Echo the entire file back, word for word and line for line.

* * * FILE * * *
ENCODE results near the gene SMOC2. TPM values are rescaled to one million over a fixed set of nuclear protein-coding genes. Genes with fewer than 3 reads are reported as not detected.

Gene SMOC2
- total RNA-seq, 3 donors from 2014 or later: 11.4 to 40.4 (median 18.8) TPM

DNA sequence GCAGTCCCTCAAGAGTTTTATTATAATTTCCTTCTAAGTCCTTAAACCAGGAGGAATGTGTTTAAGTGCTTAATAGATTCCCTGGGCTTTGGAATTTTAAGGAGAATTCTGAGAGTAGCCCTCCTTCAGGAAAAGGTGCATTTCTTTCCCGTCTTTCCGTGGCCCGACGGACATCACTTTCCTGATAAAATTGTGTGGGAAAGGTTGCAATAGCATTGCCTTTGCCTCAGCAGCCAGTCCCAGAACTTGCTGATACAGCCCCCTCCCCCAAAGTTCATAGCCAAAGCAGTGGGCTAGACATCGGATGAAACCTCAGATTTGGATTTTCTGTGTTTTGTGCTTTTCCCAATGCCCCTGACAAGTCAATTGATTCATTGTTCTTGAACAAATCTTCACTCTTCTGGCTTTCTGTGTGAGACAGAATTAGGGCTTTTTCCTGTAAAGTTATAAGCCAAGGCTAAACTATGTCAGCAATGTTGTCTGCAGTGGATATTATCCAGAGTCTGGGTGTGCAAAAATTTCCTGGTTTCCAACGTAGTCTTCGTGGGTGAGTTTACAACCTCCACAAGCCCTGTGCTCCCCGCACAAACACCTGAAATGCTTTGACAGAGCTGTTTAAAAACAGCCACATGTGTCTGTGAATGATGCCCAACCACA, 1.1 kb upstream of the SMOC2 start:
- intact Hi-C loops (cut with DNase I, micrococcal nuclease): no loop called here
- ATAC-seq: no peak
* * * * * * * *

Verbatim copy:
ENCODE results near the gene SMOC2. TPM values are rescaled to one million over a fixed set of nuclear protein-coding genes. Genes with fewer than 3 reads are reported as not detected.

Gene SMOC2
- total RNA-seq, 3 donors from 2014 or later: 11.4 to 40.4 (median 18.8) TPM

DNA sequence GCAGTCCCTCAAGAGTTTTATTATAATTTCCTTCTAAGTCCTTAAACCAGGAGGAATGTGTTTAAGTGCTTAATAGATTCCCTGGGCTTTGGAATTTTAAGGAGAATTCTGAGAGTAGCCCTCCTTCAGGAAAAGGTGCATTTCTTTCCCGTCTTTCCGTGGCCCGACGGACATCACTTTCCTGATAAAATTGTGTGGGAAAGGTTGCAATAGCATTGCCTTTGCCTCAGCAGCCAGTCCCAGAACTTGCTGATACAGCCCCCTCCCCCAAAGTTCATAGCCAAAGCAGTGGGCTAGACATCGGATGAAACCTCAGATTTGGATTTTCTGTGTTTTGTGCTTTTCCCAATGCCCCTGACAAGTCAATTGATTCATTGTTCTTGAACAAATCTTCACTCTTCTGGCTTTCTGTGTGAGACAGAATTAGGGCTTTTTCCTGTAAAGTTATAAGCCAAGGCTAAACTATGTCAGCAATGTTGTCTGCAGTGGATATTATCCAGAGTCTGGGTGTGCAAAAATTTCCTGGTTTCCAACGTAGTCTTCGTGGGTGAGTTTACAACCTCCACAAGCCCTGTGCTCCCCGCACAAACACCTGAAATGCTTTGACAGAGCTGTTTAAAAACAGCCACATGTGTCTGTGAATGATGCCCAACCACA, 1.1 kb upstream of the SMOC2 start:
- intact Hi-C loops (cut with DNase I, micrococcal nuclease): no loop called here
- ATAC-seq: no peak